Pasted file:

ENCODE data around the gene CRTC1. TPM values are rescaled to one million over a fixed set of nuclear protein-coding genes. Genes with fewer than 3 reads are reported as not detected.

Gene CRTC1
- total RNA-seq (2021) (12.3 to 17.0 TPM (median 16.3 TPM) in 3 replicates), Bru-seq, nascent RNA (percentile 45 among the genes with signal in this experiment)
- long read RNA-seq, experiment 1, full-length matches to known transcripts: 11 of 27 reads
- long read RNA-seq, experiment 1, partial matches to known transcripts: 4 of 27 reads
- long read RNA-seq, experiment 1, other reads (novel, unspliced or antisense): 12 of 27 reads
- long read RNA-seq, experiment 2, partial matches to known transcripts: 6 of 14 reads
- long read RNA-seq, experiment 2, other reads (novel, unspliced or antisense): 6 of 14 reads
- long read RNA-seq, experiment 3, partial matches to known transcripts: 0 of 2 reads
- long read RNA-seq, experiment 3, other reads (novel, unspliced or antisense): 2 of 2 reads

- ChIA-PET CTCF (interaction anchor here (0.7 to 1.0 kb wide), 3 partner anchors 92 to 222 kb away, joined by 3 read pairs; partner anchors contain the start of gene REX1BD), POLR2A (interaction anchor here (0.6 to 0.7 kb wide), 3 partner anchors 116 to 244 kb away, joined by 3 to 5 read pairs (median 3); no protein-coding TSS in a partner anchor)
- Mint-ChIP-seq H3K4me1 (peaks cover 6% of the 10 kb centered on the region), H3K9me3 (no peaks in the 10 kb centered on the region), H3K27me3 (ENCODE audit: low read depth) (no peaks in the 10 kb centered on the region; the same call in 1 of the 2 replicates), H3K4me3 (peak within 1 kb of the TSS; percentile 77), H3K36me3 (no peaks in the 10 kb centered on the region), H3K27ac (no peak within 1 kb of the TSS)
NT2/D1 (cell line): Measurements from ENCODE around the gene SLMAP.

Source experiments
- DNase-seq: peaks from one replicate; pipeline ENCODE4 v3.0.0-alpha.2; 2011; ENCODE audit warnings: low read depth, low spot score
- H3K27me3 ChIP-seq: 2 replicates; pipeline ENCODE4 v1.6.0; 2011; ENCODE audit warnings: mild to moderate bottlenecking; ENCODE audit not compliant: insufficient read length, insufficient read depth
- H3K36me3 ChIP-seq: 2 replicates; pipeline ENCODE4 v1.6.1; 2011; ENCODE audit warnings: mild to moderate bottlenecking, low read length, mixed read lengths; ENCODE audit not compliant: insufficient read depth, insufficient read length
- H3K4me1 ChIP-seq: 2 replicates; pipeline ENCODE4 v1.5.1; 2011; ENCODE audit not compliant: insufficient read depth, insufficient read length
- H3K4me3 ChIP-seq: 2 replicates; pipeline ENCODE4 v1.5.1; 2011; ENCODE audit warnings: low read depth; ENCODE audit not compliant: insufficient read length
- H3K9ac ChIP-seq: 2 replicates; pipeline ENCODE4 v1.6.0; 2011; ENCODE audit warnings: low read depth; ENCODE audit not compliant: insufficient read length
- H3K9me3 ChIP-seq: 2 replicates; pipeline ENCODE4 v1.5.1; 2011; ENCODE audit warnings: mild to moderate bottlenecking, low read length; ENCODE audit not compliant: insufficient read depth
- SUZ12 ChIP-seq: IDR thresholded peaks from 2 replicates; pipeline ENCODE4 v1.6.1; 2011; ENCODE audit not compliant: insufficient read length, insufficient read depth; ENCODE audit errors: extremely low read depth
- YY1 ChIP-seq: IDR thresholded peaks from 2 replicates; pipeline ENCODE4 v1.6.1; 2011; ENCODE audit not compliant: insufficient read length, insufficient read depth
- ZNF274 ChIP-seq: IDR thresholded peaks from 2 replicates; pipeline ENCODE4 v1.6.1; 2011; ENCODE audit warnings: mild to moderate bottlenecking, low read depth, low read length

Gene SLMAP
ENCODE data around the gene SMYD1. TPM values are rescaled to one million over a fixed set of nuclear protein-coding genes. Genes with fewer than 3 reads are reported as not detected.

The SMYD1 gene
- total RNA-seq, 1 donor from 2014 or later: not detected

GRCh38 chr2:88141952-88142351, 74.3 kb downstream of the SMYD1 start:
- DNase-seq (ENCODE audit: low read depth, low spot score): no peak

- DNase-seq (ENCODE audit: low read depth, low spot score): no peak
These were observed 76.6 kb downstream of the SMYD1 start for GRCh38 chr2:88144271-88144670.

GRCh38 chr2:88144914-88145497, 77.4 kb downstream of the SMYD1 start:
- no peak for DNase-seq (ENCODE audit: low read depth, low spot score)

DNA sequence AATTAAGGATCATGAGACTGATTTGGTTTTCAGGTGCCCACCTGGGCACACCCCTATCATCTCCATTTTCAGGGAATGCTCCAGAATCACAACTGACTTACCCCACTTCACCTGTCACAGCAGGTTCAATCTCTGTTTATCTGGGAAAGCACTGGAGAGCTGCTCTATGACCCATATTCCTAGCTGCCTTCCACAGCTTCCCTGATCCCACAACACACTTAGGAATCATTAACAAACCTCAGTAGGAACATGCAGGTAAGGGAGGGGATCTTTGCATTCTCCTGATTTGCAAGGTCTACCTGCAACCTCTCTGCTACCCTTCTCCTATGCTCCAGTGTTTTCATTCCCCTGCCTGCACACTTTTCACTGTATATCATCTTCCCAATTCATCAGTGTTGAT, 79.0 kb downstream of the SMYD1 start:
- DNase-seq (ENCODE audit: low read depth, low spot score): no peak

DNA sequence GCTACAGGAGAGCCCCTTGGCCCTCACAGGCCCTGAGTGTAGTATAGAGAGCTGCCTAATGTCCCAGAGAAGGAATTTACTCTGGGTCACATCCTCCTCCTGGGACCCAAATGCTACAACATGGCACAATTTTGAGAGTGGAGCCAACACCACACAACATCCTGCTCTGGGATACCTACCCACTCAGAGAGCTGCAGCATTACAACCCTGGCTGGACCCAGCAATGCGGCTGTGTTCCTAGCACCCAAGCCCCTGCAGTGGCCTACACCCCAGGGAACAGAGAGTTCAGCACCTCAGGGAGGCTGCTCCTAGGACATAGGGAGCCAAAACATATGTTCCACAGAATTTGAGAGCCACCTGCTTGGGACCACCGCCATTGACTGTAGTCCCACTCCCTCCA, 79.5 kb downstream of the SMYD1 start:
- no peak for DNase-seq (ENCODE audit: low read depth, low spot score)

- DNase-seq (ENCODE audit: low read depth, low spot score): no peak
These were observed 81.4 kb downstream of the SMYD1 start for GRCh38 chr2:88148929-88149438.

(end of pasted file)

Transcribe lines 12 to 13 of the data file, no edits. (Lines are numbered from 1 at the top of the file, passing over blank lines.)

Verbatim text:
- Mint-ChIP-seq H3K4me1 (peaks cover 6% of the 10 kb centered on the region), H3K9me3 (no peaks in the 10 kb centered on the region), H3K27me3 (ENCODE audit: low read depth) (no peaks in the 10 kb centered on the region; the same call in 1 of the 2 replicates), H3K4me3 (peak within 1 kb of the TSS; percentile 77), H3K36me3 (no peaks in the 10 kb centered on the region), H3K27ac (no peak within 1 kb of the TSS)
NT2/D1 (cell line): Measurements from ENCODE around the gene SLMAP.